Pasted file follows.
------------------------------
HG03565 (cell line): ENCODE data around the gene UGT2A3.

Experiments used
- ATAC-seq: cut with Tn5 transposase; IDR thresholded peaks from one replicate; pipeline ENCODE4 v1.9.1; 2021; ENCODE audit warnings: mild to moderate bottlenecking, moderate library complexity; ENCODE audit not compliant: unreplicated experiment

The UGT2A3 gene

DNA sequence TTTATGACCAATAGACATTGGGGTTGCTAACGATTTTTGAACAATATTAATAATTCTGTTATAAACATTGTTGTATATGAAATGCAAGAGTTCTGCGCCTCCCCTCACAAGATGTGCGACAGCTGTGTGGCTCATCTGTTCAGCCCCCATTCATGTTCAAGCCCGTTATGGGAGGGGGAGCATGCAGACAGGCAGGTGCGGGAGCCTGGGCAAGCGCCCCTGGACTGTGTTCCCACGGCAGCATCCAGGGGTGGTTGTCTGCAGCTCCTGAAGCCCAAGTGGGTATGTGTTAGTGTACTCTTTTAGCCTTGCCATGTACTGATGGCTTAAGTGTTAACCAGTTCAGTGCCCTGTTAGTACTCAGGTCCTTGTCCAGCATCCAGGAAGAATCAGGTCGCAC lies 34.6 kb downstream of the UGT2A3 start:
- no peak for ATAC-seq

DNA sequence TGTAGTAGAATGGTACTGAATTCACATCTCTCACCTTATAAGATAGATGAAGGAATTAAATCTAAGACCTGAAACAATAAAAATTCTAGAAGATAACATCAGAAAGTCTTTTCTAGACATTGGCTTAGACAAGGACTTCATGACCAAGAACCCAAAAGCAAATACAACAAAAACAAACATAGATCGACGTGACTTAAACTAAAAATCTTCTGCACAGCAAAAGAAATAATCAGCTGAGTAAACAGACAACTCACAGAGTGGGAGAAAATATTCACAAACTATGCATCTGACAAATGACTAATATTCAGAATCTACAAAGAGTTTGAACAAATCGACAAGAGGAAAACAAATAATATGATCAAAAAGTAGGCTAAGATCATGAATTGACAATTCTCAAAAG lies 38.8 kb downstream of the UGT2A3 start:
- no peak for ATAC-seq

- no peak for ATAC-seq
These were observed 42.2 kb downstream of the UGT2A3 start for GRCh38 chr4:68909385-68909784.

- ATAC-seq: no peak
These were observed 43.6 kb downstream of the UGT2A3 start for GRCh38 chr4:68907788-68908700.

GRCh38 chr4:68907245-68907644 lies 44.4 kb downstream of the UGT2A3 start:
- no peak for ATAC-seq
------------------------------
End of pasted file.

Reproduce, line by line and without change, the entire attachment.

HG03565 (cell line): ENCODE data around the gene UGT2A3.

Experiments used
- ATAC-seq: cut with Tn5 transposase; IDR thresholded peaks from one replicate; pipeline ENCODE4 v1.9.1; 2021; ENCODE audit warnings: mild to moderate bottlenecking, moderate library complexity; ENCODE audit not compliant: unreplicated experiment

The UGT2A3 gene

DNA sequence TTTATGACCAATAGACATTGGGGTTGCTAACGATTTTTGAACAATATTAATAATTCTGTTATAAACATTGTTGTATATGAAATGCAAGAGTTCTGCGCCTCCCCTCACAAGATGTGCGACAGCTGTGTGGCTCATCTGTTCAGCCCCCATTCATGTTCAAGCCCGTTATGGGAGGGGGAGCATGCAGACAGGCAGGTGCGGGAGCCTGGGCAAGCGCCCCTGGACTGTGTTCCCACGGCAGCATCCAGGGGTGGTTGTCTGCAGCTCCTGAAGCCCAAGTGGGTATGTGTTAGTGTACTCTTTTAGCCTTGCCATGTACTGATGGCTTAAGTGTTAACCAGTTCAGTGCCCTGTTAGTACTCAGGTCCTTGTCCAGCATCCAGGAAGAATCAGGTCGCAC lies 34.6 kb downstream of the UGT2A3 start:
- no peak for ATAC-seq

DNA sequence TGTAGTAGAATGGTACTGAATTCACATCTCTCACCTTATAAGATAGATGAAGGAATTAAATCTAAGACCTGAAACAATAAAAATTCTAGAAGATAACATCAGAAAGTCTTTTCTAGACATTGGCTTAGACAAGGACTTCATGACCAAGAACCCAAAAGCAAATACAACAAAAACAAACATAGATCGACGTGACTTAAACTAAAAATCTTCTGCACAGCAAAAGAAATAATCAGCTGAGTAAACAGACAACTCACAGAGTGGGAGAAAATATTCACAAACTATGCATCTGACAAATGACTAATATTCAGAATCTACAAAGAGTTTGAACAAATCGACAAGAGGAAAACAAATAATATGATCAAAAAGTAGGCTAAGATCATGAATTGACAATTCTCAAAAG lies 38.8 kb downstream of the UGT2A3 start:
- no peak for ATAC-seq

- no peak for ATAC-seq
These were observed 42.2 kb downstream of the UGT2A3 start for GRCh38 chr4:68909385-68909784.

- ATAC-seq: no peak
These were observed 43.6 kb downstream of the UGT2A3 start for GRCh38 chr4:68907788-68908700.

GRCh38 chr4:68907245-68907644 lies 44.4 kb downstream of the UGT2A3 start:
- no peak for ATAC-seq